A Christmas Season Reflection


Since joining the church I discovered something about Christmas that had, up until then been unknown to me. The Christmas season doesn’t end on Christmas Day, but begins. The twelve days of Christmas aren’t the twelve days preceding December the twenty-fifth, but the twelve days after. Christmas Day is a beginning, not just of the season of Christmas, but of a way of thinking, of letting us move forward in our journeys, becoming more in relationship with Jesus than we had been previously.

In my parish, and in many parishes across the world, there is a visual documentation of this journey, from the Birth of Christ through His Baptism: the travel of the three kings from one side of the altar to the other, on their way to meet the Christ child, awaiting them in the manger.

We go through a similar journey ourselves; from Christ’s Nativity to His Crucifixion and Resurrection, the journey from his life to his death, and to his life again, a never ending circle that continues through time.

We try to put ourselves in Jesus’ shoes, walking through his childhood in a quick one-two-three and then move suddenly into the Acts of the Apostles to see what his disciples did after his ministry, death, and resurrection. Were they able to put aside their fears, their doubts, the uncertainness about their own personal futures to follow his example? Are we? The Acts show us what the disciples did in those days after, and give us examples of how we can go ahead sharing the Word in our world, and being examples ourselves. They give us a path to emulate, reaching across and around the globe, introducing Jesus to the people and making him accessible. We still do this today.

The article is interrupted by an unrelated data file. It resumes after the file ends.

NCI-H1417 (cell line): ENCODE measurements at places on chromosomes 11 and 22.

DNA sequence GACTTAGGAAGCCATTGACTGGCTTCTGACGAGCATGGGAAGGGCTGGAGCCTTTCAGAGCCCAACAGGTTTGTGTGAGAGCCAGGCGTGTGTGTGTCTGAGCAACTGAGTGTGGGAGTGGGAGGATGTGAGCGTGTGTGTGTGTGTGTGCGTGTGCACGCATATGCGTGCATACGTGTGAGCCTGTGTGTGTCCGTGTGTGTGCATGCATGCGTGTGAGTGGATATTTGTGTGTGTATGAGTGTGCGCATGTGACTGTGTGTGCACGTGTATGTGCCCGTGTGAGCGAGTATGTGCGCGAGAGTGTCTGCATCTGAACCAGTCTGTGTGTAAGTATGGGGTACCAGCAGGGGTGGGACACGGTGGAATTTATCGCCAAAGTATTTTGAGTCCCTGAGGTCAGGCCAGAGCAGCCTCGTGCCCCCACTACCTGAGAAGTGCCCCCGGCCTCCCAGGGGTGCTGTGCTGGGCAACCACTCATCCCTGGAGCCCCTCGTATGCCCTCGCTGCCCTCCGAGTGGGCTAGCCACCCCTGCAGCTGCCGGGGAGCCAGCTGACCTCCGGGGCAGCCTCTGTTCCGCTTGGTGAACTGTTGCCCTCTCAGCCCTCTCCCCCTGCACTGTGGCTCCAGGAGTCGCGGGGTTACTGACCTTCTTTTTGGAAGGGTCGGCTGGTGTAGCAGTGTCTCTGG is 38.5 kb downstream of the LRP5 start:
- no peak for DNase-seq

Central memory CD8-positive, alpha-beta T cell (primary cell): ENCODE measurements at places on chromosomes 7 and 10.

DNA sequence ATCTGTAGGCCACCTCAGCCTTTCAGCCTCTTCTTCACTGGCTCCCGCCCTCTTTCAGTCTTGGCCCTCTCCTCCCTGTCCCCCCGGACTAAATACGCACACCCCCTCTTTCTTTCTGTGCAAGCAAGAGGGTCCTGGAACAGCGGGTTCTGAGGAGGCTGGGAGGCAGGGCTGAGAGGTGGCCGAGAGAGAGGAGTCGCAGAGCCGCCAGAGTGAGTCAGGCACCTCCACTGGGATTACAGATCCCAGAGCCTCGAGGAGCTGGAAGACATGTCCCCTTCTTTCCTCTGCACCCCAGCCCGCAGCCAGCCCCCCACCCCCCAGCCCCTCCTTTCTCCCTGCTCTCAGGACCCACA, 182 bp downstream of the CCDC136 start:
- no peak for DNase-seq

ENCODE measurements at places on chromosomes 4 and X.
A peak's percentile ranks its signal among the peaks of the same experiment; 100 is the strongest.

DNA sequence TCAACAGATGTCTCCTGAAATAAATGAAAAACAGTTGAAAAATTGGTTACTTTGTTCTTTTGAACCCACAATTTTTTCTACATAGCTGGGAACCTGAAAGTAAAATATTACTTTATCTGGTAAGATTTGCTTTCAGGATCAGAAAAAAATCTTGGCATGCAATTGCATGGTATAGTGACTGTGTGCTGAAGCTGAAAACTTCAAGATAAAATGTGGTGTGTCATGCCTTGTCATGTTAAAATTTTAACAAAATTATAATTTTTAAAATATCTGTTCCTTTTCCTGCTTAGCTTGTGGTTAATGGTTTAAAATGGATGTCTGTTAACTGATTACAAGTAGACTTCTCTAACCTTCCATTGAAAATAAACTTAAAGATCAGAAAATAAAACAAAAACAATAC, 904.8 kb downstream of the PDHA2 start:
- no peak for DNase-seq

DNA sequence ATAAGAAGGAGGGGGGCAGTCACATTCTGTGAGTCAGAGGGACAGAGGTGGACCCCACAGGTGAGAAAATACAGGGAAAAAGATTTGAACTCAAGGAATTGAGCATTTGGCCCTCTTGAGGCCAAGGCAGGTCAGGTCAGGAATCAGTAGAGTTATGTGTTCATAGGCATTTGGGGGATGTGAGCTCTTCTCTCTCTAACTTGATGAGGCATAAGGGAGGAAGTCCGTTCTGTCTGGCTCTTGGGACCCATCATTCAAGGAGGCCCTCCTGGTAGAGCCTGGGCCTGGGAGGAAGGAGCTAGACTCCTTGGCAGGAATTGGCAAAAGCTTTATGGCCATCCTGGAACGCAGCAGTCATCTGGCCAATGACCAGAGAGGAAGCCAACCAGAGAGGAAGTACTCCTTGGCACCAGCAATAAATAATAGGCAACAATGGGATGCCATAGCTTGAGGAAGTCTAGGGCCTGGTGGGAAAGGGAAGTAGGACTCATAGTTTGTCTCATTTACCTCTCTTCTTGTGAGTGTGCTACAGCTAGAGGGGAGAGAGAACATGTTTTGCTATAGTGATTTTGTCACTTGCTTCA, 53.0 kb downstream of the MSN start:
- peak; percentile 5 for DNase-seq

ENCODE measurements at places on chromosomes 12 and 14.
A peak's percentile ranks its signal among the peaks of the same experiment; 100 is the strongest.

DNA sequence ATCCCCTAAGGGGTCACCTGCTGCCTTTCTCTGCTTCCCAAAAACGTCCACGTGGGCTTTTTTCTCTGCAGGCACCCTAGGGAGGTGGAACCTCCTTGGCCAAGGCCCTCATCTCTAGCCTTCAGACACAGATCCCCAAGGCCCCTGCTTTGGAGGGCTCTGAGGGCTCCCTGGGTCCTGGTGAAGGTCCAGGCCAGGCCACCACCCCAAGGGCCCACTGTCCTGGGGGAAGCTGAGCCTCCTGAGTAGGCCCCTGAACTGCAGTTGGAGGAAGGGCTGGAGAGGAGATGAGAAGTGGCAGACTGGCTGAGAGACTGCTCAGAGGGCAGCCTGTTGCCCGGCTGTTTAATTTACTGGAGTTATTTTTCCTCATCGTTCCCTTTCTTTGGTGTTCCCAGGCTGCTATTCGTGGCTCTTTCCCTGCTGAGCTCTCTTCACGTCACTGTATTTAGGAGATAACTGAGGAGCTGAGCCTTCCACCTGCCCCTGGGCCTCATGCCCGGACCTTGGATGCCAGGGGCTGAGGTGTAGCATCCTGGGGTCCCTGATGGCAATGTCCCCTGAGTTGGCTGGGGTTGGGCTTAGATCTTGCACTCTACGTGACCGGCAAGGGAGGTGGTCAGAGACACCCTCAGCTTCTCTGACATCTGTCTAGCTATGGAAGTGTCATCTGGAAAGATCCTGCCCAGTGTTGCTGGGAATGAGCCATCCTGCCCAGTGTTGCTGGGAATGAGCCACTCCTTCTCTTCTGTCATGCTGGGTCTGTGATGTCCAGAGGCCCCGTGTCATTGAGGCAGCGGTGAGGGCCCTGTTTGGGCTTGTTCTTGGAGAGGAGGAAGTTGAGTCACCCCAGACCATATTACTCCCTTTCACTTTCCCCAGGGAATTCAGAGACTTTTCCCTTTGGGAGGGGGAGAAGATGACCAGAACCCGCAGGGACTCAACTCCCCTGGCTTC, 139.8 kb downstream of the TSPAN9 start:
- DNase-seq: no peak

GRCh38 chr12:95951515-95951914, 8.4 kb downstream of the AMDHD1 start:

Today is Epiphany, a word that by itself has several meanings, all of which are relevant. We see with new eyes. We come to the realization. We indulge in our thoughts and find our way with that one seed, that one kernal, that one thing that moves us forward in whatever we do, and hopefully in all of these journeys we carry Jesus with us, as He carries us; with concern, with care, with hope, and with love.

In one week, Jesus will be baptized, like I was – as an adult. It is something I can relate to. When the priest asks if we remember our baptisms, most in the pews will shake their heads and laugh, but I, and a few others, can raise our hands and declare, yes, I remember my baptism. It was one of the greatest days in my life. It was the one time, literally, the only time where I did something without second thoughts. When asked if I was nervous, I readily and confidently stated, Not at all. And I meant it.

In one week, we return to ordinary time for a scant amount of weeks until Lent begins another journey. From now until then, we can set out to learn more about our relationship with Jesus and try to put ourselves into his shoes. We can never fill them, but we can muddle along and do our best. That is all any of us can do.


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